Flat, conjugate, and hyper- priors. What are they?

I am currently reading about Bayesian Methods in Computation Molecular Evolution by Yang. In section 5.2 it talks about priors, and specifically Non-informative/flat/vague/diffuse, conjugate, and hyper- priors.

This might be asking for an oversimplification but, could someone explain simply the difference between these types of priors and how that affects the outcome of an analysis/decisions I would make during the process of a Bayesian analysis?

(I’m not a statistician and I am just starting out on the road to learning Bayesian analyses so the more it is in layman terms the better)


Simply put, a flat/non-informative prior is used when one has little/no knowledge about the data and hence it has the least effect on outcomes of your analysis (i.e. posterior inference).

Conjugate distributions are those whose prior and posterior distributions are the same, and the prior is called the conjugate prior. It is favoured for its algebraic conveniences, especially when the likelihood has a distribution in the form of exponential family (Gaussian, Beta, etc.). This is hugely beneficial when carrying posterior simulations using Gibbs sampling.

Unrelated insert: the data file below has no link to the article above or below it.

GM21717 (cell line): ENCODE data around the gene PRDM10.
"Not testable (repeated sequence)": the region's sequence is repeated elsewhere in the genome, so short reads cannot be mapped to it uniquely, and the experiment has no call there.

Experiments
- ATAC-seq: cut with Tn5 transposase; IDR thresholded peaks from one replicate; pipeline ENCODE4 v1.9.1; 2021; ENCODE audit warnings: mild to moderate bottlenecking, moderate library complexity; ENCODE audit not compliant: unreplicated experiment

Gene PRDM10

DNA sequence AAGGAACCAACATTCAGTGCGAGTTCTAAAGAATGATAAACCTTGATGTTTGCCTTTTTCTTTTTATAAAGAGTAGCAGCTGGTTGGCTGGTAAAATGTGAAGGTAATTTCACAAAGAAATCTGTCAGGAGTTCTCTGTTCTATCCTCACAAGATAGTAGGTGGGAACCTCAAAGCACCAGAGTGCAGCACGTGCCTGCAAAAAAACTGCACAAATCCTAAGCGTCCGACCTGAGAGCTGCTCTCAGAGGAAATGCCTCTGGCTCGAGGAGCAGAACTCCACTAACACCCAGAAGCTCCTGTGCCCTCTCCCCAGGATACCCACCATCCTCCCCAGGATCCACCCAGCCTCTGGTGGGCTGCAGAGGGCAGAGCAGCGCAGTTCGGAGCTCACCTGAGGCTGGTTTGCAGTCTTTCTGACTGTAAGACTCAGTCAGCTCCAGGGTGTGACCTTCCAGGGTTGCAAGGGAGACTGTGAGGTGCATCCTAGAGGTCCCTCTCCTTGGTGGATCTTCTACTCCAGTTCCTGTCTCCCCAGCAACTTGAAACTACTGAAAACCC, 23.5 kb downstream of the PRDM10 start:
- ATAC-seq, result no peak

And finally imagine that a prior distribution is set on a parameter in your model, however you want to add an another level of complexity/uncertainty. You would then impose a prior distribution on the parameters of the aforementioned prior, hence the name hyper-prior.

I think Gelman’s Bayesian Data Analysis is a great start for anyone who’s interested in learning Bayesian statistics:)

Source : Link , Question Author : rg255 , Answer Author : honeychip

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